This topic introduces Knowhere, the core vector execution engine of Milvus.
Knowhere is the core vector execution engine of Milvus which incorporates several vector similarity search libraries including Faiss, Hnswlib and Annoy. Knowhere is also designed to support heterogeneous computing. It controls on which hardware (CPU or GPU) to execute index building and search requests. This is how Knowhere gets its name - knowing where to execute the operations. More types of hardware including DPU and TPU will be supported in future releases.
The figure below illustrates the position of Knowhere in the Milvus architecture.
The bottom-most layer is the system hardware. The third-party index libraries are on top of the hardware. Then Knowhere interacts with the index node and query node on the top via CGO, which allows Go packages to call C code.
The following are the advantages of Knowhere over Faiss.
Milvus introduces a bitset mechanism to realize "soft deletion". A soft-deleted vector still exists in the database but will not be computed during a vector similarity search or query.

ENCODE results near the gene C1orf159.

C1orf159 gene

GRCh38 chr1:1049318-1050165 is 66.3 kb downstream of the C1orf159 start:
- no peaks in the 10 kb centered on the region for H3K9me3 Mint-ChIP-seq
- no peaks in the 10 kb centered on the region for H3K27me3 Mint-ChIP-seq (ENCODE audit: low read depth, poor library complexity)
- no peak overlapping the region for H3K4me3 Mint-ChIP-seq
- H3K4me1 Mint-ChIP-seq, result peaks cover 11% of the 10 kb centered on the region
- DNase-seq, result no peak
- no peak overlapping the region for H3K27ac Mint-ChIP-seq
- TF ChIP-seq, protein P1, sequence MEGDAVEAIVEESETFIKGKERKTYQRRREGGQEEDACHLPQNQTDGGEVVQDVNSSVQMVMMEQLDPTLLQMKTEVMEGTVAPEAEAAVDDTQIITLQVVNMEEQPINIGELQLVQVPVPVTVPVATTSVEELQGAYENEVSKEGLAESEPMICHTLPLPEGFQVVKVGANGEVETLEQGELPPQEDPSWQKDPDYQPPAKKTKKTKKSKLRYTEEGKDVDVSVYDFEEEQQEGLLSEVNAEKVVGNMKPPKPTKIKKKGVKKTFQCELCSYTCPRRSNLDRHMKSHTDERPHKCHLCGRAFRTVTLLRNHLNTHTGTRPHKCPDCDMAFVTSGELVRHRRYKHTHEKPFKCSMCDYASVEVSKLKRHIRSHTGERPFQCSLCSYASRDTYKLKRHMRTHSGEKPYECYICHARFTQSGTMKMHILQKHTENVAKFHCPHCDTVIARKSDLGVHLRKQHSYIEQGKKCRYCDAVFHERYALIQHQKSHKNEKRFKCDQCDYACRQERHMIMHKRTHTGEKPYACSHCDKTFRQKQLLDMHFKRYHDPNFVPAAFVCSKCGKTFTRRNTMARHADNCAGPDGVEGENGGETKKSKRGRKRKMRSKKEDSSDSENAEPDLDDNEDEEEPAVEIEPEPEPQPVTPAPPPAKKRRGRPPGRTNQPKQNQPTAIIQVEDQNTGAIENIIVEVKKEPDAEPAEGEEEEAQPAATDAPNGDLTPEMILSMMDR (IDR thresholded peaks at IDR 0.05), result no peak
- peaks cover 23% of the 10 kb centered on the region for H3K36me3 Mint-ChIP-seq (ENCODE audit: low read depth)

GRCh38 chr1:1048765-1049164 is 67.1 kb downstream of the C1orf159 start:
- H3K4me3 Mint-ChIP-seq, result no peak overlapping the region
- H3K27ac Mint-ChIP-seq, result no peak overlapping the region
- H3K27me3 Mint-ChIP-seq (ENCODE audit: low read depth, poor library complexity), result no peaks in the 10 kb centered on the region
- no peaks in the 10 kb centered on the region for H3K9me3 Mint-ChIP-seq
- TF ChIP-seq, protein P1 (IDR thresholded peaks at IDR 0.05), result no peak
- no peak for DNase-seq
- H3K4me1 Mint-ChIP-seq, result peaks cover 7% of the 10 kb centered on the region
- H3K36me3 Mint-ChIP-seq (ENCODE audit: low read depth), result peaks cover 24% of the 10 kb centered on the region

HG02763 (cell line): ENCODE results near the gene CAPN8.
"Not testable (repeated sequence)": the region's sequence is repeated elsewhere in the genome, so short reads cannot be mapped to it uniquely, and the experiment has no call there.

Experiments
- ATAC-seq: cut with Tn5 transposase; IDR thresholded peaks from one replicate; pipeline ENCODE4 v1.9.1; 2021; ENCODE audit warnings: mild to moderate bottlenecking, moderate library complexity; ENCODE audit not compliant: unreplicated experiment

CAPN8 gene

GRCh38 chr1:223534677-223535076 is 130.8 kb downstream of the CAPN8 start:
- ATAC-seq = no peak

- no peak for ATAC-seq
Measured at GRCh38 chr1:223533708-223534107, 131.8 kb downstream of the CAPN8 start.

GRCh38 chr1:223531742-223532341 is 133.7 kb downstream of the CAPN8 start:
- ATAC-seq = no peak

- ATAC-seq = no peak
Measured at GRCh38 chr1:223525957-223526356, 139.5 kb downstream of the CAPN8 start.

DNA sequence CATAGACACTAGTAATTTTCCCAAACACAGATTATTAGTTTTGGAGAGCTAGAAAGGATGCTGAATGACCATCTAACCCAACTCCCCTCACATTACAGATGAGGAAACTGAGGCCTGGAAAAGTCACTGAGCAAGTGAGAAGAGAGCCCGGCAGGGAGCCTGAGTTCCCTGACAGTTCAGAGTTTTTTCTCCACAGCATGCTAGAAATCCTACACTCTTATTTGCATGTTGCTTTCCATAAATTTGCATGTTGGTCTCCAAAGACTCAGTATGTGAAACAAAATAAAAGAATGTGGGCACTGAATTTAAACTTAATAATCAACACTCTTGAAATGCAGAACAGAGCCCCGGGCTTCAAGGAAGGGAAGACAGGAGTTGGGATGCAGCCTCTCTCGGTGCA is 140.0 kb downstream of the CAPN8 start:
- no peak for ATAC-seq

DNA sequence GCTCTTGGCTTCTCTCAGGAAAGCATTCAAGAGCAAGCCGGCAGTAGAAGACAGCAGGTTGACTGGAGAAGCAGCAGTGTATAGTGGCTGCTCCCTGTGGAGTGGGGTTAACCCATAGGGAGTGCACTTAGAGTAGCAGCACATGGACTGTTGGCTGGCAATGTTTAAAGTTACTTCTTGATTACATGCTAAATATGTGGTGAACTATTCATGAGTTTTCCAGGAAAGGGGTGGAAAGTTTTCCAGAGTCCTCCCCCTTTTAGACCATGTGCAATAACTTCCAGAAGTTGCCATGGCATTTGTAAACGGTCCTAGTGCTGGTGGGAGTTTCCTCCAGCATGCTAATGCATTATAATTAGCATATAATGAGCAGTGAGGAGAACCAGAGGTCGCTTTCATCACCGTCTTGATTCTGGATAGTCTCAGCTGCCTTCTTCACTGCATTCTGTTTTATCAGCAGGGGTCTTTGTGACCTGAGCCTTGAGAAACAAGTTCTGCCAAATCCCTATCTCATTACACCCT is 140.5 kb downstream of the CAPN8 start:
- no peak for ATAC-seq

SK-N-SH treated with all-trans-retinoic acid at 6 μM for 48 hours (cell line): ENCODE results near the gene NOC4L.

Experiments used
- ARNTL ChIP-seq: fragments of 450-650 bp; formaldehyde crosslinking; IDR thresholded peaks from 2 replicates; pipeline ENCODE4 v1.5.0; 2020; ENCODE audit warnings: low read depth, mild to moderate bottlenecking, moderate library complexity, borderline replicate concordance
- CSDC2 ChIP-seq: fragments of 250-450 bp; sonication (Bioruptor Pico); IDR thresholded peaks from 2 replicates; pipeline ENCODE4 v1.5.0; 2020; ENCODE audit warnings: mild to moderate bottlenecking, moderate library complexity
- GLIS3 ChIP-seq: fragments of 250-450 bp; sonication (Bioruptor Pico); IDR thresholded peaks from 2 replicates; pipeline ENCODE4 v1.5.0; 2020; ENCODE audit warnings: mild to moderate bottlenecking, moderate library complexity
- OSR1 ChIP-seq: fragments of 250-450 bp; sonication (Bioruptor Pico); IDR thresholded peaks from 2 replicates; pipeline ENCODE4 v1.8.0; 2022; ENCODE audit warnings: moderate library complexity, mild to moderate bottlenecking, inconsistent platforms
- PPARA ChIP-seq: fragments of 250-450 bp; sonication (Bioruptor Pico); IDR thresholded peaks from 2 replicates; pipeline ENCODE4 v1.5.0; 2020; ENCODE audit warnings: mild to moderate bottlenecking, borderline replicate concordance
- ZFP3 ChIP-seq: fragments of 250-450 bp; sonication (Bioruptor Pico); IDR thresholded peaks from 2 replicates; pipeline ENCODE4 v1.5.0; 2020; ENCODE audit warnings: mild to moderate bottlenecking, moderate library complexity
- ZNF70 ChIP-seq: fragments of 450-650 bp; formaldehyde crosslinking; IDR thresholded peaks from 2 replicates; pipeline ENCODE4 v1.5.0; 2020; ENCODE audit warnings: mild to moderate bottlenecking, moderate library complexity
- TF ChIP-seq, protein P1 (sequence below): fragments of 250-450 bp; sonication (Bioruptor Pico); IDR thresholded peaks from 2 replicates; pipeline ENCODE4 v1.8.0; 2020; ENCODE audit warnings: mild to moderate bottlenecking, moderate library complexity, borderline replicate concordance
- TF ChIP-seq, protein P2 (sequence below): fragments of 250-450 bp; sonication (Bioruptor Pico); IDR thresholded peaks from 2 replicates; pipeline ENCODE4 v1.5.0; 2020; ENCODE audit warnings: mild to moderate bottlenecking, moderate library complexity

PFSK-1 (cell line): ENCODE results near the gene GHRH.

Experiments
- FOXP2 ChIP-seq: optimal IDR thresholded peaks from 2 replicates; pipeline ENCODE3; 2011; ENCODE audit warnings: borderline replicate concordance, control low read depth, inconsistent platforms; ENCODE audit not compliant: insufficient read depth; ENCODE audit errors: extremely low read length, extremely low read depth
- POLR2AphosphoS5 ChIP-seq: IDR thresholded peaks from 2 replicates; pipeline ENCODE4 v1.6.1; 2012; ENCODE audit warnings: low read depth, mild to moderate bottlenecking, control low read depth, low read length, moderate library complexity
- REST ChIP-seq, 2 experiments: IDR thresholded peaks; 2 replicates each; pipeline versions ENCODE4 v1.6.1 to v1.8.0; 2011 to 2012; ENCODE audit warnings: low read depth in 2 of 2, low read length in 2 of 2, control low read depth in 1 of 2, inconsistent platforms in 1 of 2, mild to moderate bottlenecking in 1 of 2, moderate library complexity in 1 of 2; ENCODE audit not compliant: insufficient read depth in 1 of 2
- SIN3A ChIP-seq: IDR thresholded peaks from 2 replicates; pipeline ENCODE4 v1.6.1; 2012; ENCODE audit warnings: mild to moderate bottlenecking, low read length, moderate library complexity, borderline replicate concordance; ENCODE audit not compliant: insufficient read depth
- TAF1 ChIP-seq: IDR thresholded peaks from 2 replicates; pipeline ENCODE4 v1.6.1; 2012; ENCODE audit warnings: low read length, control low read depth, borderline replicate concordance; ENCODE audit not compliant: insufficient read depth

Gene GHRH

Each bit in a bitset corresponds to an indexed vector. If a vector is marked as "1" in the bitset, it means this vector is soft-deleted and will not be involved during a vector search. The bitset parameter is applied to all the exposed Faiss index query APIs in Knowhere, including CPU and GPU indexes.
For more information about the bitset mechanism, check out bitset.
Knowhere supports Hamming, Jaccard, Tanimoto, Superstructure, and Substructure. Jaccard and Tanimoto can be used to measure the similarity between two sample sets while Superstructure and Substructure can be used to measure the similarity of chemical structures.
Apart from AArch64, SSE4.2 and AVX2, the instruction sets already supported by Faiss, Knowhere also supports AVX512, which can improve the performance of index building and query by 20% to 30% compared to AVX2.
Knowhere supports automatically invoking the suitable SIMD instructions (e.g., SIMD SSE, AVX, AVX2, and AVX512) on any CPU processor (both on-premises and cloud platforms), so that users do not need to manually specify the SIMD flag (e.g., “-msse4”) during compilation.